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12 Crucial Archaeology Discoveries Of 2018 That Puzzled Historians

#11 is very interesting.


It’s no secret that the world is full of mysteries. Even though there are people who dedicated their time and effort in learning a lot about the history of this planet, there are still plenty of discoveries being unraveled until today.

In fact, there were amazing archeological discoveries in 2018 that could change what we think of history. Here are 12 crucial findings last year that have left historians puzzled.

1. A 2,400-year-old Greek merchant ship found in the Black Sea.

2. The last unexcavated area of Pompeii.

Researchers said:

“During the excavations in Regio V new walls and other treasures are emerging from lapilli. In one of the houses that were partially excavated in the late Nineteenth century – the house of Jupiter – now we can see brightly colored walls and some frescoes, including the first mythological scene found during these excavations: probably it is Adone Wounded in the arms of Aphrodite, surrounded by Cupids.”

3. 14,400-year-old charred remains of a flatbread.

4. Mummy of a priest in Saqqara, Egypt with gilded mask.

5. Skeletons with bacteria from The Great Plague.

6. The oldest footprint of a human.

7. 13,000-year-old tools from 20,000 and 16,000 years ago.

8. 73,000-year-old sketch.

9. The earliest representation of a human body part.

10. Oldest man-made alcohol from 13,000 years ago.

11. Mysterious red liquid from Sarcophagus bodies.

Shockingly, many signed a petition to drink the red sewage found with the skeletons.

12. A ramp possible made to build pyramids.

Yannis Gourdon, co-director of the joint mission at Hatnub, said:

“Using a sled, which carried a stone block and was attached with ropes to these wooden posts, ancient Egyptians were able to pull up the alabaster blocks out of the quarry on very steep slopes of 20 percent or more.”

These photos are proof that there are still things from our history that we don’t know about. Although there are thousands of researchers spending so much time to know more about our planet and ancestors, there are still so much more to be discovered.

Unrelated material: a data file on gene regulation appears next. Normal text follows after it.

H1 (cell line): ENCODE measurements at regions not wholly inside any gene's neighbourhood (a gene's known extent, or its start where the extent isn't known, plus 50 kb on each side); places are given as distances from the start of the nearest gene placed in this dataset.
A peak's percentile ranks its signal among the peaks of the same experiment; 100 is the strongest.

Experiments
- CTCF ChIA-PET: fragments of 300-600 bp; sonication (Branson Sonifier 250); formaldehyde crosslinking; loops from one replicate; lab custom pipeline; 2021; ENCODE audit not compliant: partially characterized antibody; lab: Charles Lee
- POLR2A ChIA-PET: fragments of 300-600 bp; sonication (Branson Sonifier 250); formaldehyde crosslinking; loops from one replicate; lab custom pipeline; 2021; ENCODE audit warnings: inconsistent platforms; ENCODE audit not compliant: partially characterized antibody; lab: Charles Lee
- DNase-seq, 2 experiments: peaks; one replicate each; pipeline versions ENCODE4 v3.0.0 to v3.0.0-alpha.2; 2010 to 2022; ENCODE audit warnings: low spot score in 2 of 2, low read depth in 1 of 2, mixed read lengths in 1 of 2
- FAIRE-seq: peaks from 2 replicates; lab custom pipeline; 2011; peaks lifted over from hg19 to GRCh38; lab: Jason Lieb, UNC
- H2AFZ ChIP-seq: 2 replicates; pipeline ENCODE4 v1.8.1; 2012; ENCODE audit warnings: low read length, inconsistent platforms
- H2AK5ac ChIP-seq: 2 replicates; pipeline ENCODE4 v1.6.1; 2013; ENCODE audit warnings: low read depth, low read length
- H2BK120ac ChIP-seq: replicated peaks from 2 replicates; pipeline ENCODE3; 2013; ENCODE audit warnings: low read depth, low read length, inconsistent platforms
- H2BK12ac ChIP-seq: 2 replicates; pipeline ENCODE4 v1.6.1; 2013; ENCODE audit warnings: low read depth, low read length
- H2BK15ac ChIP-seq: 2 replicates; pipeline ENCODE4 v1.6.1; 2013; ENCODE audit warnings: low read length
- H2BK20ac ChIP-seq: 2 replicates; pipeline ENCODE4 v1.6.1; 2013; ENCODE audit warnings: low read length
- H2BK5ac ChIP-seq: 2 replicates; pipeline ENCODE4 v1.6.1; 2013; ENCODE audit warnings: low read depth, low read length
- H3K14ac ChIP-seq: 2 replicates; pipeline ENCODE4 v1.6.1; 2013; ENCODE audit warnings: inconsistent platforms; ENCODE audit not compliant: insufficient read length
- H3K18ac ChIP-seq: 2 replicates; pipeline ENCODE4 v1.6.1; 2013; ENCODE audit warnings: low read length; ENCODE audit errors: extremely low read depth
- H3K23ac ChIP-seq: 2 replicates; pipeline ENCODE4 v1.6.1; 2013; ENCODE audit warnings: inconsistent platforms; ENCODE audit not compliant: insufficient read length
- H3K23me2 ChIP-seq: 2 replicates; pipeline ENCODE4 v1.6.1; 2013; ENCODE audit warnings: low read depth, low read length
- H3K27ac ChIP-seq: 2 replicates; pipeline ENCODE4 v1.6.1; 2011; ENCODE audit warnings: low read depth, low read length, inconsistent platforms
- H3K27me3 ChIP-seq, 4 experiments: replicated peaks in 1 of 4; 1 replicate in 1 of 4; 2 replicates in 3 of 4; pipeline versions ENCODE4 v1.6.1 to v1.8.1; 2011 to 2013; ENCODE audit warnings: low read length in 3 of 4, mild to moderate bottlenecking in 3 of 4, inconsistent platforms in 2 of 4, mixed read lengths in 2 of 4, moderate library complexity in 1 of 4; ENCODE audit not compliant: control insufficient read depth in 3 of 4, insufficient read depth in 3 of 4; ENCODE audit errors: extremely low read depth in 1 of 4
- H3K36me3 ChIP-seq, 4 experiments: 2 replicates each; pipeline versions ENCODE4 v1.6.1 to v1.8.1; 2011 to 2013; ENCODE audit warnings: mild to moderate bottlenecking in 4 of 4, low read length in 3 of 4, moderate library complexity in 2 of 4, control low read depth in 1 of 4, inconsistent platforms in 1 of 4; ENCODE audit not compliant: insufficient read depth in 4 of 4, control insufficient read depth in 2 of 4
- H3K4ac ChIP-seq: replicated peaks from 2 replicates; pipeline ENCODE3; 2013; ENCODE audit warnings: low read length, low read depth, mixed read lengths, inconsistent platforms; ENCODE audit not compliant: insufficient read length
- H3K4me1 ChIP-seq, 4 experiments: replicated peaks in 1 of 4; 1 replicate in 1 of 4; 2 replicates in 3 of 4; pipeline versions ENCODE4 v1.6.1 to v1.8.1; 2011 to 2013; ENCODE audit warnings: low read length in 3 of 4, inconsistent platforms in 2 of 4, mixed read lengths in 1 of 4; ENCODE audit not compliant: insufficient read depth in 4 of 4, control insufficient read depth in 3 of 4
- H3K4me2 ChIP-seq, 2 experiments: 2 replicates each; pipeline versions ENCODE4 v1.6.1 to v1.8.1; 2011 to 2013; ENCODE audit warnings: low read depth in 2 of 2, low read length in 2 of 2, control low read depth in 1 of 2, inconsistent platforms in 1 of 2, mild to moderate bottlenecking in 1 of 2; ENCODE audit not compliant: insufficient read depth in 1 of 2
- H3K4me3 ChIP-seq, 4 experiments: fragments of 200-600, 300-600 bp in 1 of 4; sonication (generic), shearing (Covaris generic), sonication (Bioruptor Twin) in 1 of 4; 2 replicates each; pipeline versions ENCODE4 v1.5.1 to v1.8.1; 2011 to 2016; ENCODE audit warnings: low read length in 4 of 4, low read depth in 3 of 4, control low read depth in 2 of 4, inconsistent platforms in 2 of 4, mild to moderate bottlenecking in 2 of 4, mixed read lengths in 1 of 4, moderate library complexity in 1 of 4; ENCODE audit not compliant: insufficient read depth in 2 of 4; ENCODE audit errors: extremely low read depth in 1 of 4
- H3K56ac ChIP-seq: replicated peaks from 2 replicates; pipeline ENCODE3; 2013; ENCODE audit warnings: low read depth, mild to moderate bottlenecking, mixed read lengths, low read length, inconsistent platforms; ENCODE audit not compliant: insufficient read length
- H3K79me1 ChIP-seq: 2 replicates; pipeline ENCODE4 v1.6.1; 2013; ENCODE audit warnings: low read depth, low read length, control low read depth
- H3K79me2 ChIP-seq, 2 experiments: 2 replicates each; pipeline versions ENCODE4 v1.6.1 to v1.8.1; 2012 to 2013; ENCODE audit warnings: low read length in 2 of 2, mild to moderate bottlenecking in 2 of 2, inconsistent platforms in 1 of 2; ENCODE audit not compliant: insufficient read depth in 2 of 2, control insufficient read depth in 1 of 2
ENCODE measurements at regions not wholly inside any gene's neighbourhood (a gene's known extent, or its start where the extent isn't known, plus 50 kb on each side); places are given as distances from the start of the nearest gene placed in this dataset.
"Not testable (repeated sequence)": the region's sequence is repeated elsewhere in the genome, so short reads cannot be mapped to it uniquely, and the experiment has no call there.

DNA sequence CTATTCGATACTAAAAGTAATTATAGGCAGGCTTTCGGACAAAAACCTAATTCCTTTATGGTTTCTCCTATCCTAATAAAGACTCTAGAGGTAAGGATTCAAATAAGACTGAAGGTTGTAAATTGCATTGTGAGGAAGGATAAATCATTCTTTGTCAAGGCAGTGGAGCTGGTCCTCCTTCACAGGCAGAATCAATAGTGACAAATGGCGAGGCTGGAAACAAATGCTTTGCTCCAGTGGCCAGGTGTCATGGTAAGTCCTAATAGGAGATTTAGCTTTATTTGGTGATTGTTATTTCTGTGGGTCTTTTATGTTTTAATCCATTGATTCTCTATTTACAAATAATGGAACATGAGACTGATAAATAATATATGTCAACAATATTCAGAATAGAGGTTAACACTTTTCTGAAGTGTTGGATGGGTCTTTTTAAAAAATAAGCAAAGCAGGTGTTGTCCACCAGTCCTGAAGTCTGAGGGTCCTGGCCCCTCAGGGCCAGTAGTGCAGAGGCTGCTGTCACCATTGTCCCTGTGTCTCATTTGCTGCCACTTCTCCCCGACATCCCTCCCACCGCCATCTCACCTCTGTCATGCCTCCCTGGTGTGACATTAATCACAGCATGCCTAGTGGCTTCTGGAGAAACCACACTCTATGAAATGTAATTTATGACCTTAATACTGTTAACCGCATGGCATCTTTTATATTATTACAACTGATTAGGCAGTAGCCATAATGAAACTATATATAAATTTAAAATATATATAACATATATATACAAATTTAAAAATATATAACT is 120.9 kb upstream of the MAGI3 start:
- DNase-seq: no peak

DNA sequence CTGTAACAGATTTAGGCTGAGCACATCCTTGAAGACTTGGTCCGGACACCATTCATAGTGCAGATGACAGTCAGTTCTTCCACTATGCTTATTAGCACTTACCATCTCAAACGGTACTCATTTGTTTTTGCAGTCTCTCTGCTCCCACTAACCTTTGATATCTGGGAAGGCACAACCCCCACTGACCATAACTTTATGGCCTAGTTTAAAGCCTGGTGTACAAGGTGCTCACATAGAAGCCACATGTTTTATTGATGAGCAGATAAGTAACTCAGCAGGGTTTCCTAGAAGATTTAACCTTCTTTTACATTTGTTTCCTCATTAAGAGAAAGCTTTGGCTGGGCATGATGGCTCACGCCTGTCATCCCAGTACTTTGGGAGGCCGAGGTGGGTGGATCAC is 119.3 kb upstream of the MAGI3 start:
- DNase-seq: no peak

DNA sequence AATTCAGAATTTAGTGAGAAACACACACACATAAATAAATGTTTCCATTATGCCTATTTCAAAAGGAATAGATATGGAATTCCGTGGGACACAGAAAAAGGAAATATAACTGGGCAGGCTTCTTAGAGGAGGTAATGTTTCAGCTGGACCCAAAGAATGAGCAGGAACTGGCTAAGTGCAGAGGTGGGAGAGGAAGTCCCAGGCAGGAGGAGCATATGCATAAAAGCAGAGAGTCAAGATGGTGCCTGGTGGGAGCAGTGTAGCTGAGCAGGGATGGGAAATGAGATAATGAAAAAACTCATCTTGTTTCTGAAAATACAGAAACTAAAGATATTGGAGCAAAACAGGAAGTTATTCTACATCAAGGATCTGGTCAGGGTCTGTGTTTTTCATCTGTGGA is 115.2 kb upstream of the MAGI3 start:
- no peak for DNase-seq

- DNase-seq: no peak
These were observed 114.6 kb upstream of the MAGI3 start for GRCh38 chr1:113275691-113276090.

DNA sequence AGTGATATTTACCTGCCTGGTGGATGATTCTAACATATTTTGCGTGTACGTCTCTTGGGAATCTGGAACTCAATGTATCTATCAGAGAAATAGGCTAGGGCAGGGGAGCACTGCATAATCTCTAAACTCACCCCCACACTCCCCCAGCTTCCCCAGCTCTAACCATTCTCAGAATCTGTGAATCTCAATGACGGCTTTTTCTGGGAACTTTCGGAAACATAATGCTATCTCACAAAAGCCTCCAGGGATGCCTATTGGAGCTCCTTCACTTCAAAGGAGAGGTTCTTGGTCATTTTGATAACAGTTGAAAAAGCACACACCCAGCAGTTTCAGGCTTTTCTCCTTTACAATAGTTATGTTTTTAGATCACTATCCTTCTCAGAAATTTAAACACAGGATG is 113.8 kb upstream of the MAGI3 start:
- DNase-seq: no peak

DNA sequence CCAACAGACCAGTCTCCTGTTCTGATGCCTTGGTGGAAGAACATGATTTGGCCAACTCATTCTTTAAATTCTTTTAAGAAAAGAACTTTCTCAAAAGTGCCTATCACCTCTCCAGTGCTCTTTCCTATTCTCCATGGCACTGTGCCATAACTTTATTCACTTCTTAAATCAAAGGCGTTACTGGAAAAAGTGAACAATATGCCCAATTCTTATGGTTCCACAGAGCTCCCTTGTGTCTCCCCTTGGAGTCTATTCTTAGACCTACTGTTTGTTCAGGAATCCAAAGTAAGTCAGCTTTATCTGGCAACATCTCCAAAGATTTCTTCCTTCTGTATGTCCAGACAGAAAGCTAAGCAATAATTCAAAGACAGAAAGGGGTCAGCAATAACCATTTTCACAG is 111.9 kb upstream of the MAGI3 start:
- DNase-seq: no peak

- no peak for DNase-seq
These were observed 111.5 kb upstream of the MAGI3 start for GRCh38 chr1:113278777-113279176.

Here’s Why One Man Destroyed One Of The Ancient Wonders Of The World

If you think you’re petty, you’ve obviously never heard about Herostratus.

Most of us can be petty at times but one man took it to a whole new level. He destroyed one of the Ancient Wonders of the World just so everyone will remember his name. Interestingly, not a lot of people have actually heard of him.

The Temple of Artemis was a Greek temple located in Ephesus dedicated to the goddess of the hunt and chastity. It was one of the Seven Wonders of the Ancient World alongside the Great Pyramid of Giza and the Colossus of Rhodes. Although it was rebuilt three times during its existence, it was the shocking actions of one man that enraged ancient worshippers.

The temple's first incarnation was destroyed by a flood but it was the second destruction that enraged the Ephesians.

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Origins of Pasta – It’s Not Really From Italy

Many people associate pasta with Italian cuisine, but did it really come from Italy?

Pasta - it’s easily one of the favorite and easiest ingredients to have when you want to make a hearty meal. It comes in different sizes, shapes and even colors for a more enjoyable dish. Many people might think that Italy is the best place to find delicious pasta dishes. After all, it is associated with Italian cuisine.

While it’s true that pasta is a traditional cuisine in Italy and that some of the sumptuous pasta dishes and authentic pasta recipes are found in the country, its actual origin can be traced from someplace else.

Turns out pasta is not really from Italy.

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Ancient Village Found In Canada Is Older Than The Egyptian Pyramids

“I remember when we got the dates back, and we just sat back and said, ‘Holy moly, this is old.’”

We generally think of ancient ruins as being found mostly in Europe, Africa or South America where some monuments and buildings have been standing for thousands of years. However, a home recently found in Canada has been carbon-dated and the study suggests that it is even older than the pyramids.

Students from the University of Victoria’s archeology department have unearthed the oldest settlement in North America. They were digging on Triquet Island, which is about 300 miles north of Victoria, British Columbia’s capital when they discovered the ruins.

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